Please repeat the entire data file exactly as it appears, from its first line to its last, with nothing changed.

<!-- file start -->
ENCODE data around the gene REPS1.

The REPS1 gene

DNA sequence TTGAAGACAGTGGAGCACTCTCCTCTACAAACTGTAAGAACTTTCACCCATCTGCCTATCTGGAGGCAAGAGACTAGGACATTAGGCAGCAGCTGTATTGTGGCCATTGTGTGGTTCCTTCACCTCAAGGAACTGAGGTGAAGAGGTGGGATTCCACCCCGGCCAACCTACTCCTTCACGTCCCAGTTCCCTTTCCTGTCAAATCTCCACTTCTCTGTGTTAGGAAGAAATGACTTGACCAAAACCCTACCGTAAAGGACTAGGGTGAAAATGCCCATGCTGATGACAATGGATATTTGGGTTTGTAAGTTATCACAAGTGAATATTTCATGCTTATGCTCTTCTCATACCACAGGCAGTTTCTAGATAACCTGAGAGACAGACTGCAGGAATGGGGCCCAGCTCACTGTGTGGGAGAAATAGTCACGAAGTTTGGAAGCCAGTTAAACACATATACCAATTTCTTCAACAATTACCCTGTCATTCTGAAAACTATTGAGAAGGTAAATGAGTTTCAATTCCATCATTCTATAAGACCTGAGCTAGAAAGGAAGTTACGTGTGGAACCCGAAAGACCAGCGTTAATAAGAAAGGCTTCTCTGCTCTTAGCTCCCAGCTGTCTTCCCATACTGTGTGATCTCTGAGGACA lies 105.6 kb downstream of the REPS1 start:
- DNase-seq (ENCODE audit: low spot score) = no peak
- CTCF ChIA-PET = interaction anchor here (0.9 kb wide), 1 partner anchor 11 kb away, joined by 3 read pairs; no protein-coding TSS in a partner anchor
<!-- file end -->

ENCODE data around the gene REPS1.

The REPS1 gene

DNA sequence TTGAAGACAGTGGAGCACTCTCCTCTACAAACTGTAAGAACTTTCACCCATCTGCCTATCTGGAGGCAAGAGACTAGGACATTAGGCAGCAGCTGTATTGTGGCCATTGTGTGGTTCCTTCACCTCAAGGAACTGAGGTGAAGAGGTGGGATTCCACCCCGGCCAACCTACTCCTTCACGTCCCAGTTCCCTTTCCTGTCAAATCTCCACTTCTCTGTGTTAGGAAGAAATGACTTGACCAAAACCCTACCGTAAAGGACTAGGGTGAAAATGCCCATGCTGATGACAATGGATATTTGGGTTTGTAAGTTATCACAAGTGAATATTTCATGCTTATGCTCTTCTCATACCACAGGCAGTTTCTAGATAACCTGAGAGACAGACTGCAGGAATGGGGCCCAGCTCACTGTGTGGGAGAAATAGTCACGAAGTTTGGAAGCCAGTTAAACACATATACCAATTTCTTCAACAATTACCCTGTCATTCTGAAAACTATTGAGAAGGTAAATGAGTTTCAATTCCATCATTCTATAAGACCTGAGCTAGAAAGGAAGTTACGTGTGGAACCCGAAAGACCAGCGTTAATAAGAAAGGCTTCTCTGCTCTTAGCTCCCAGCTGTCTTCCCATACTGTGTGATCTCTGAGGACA lies 105.6 kb downstream of the REPS1 start:
- DNase-seq (ENCODE audit: low spot score) = no peak
- CTCF ChIA-PET = interaction anchor here (0.9 kb wide), 1 partner anchor 11 kb away, joined by 3 read pairs; no protein-coding TSS in a partner anchor